Heads you win, tails I lose. Basically it is a no win situation.
This is the exact predicament, national coach K. Rajagobal (left) is facing with his team.
While most of the media were fair to him when his team played to a scoreless draw on Wednesday night against Kenya, who are ranked 105th in the world, there were some who took him to task.
There were critics who claimed that Rajagobal played a defensive game and to make matters worse, they based their criticism on what Kenya's German coach Antonie Hey had to say.
Hey even went to say that the Malaysian players did not have pride or passion and that the team was average.
In all probability he was basically covering his rear(mind the language) with his comments, because otherwise he would have come under fire from his employers for having just managed to play to draw against Malaysia who are ranked 152nd.
The 39-year-old coach who hails from Berlin certainly has not stayed very long with any team since taking up coaching in 2003, after he ended his playing career as a midfielder in the German Bundesliga with VfR Neumunster.
Check out his career below;
Hey began his management career in Germany with VfR Neumünster before moving to Africa to manage Lesotho. He was also manager of Gambia from September 2006 until March 2007. His spell with Gambia was marred by concerns over money. He was appointed manager of Liberia in February 2008. In February 2009 he was appointed coach of the Kenyan national team.
I am sure it will not be long before Hey will be applying for a job in Malaysia
In all fairness to Rajagobal, one cannot expect him to whip a winning team in a few months. He certainly cannot be held responsible for the sins of Malaysian football over the years.
And talking about defensive play in soccer, it is a very subjective subject.
In defensive play too, there are merits. Sometimes, one has to go defensive because the opponents are more formidable, but how well they withstood the pressure in defending, should also be taken into consideration.
From what I gather, the Malaysian Under-23 certainly did not start with a defensive lineup. In fact, Malaysia missed some opportunities to score ( certainly an area Rajagobal will be working overtime before the Laos Sea Games)
Instead of giving encouragement to the young team, to take them to task, certainly does not augur well giving confidence to these youngsters.
In any case, Rajagobal was not thumbing his chest with the result. He was the first to admit that the team has a long way to go, but the experienced they gained in playing Kenya will certainly help them in the long run.
Mohd Zaquan Adha shielding the ball away from two Kenya players - pix courtesy of Utusan
And matches against teams who are ranked higher than Malaysia is what the team needs to gain experience. Malaysia will play the Chinese national team on Saturday and this another tough match on the cards which Rajagobal is looking forward to.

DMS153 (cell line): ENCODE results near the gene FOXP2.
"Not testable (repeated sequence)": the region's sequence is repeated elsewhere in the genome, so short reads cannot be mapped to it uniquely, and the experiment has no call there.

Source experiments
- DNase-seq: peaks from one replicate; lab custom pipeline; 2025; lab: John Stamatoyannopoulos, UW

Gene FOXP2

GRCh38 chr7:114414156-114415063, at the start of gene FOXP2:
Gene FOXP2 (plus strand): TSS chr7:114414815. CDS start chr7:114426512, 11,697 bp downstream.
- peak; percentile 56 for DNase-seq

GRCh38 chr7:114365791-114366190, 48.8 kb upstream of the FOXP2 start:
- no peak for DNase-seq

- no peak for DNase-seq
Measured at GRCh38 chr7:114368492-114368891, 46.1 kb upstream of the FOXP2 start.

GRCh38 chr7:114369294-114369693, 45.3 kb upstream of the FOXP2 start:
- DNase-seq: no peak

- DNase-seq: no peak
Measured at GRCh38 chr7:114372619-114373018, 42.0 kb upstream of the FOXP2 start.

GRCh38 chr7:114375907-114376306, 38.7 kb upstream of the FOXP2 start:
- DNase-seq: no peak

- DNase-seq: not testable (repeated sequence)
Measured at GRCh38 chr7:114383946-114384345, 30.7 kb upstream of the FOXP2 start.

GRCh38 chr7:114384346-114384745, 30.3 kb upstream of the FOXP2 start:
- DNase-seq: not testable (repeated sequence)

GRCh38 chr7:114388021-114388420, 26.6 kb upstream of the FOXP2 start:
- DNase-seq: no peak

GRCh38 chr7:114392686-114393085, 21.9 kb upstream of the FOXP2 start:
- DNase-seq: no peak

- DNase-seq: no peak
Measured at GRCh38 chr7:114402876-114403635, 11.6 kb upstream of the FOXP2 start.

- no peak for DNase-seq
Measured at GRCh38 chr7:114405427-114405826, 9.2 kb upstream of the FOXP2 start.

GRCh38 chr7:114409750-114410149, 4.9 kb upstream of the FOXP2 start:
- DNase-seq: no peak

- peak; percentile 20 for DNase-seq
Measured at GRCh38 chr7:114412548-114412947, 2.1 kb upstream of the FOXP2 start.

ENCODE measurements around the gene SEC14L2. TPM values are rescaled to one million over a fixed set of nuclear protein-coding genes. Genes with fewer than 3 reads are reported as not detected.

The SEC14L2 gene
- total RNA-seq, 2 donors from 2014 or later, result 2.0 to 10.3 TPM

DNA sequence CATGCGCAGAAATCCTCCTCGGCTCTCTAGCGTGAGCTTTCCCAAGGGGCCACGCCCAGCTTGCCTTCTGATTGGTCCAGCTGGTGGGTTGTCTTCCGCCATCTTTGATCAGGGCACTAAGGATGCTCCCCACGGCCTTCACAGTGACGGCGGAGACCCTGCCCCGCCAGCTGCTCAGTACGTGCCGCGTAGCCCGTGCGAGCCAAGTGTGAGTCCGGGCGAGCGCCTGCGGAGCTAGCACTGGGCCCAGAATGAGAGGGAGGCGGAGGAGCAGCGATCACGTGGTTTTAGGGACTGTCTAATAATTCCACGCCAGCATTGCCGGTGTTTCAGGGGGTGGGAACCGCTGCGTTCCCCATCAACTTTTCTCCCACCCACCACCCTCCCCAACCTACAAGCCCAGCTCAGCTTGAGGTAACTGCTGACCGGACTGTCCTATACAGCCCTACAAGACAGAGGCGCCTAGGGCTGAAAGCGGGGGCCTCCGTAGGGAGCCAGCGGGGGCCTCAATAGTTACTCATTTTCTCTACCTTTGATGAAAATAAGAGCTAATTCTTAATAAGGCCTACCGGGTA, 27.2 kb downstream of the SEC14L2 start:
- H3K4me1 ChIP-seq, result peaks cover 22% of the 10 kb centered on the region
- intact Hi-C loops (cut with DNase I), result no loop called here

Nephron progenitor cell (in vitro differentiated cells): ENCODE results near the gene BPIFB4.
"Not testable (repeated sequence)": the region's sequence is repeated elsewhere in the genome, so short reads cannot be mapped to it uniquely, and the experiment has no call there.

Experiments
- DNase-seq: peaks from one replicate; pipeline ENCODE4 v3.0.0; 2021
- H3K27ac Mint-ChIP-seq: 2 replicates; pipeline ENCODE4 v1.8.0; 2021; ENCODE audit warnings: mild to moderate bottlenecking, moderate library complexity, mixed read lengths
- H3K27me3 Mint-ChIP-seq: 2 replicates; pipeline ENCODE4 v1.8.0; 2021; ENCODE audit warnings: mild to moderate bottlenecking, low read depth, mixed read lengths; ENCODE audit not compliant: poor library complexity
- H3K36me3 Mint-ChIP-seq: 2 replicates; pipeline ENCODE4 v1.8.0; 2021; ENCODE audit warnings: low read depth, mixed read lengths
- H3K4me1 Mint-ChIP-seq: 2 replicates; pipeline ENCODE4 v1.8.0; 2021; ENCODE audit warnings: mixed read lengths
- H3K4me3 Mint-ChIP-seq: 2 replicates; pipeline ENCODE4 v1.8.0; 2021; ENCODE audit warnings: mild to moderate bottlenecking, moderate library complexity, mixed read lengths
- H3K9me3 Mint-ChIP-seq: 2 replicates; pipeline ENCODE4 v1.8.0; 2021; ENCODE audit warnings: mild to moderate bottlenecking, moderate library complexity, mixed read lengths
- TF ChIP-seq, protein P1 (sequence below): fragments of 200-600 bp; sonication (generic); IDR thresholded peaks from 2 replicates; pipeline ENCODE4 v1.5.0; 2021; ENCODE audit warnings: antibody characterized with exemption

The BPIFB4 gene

Talking about defensive play, I cannot but help recall an incident in Jeddah, Saudi Arabia in March 1997. I was there to cover the second leg of the pre-World Cup qualifier where Saudi Arabia, Taiwan, Bangladesh and Malaysia were grouped.
Malaysia then coached by Wan Jamak Wan Hassan and Ifran Bakti had gone to the holy land with much confidence after having held Saudi to a scoreless draw and beaten Bangladesh (2-0) and Taiwan (2-0) in the first leg at home.
However, it was a disastrous start in Jeddah when Malaysia were held to a scoreless draw by Taiwan in the opening match.
After the match, both Wan Jamak and Ifran lamented how defensive the Taiwanese were and it was not the way to play football.
Saudi Arabia, coached by Brazilian, Eduardo Vingada, played Taiwan next and the Taiwanese did the same thing they did against Malaysia- staying in their half and defending .
The Malaysian team had tried everything to penetrate the Taiwanese defence and were attacking relentlessly, but only to be disappointed of not finding the net.
We had striker like Azman Adnan, Che Zambil Ahmad, Rusdee Sulung, Idris Kadir, Samsurin Ali Suharmin Yusof in the team captained by Zainal Abidin Hassan
Saudi on the other hand, had approached the game differently. While the Taiwanese fell back in their half to defend after the kickoff, The Saudi did not attack, but started to pass the ball around in their own half.
The Taiwanese could not just stay in their half because the Saudis were not coming at them. Slowly but surely, one, then two and then three Taiwanese players come out of their half to play in Saudi's half. And then next think we saw was gaps in the Taiwanese defence and Saudi attacked to score SIX past them.
I asked Wan Jamak and Ifran, how Saudi managed to score six, while Malaysia failed to and they answer : "Oh today Taiwan came out to play." Really now. It was the Saudi tactics which forced them to come out play.
The point is, there are many ways to skin a cat and for Hey to blame Malaysia, he was merely exposing his weakness as a coach.
Judge Rajagobal when it matters. Not when he is trying to get something good going. I say this not because I know Rajagobal from his playing days and for about 30 years now, but because I see Malaysian soccer finally trying to stand up and walk after almost 20 years of being in the doldrums. Let us give it chance and not kill it.
Do not forget that the last time we won the Sea Games gold medal was in 1989 when English coach Trevor Hartley coached the team.
And the last thing we need is Hey to give us a shout.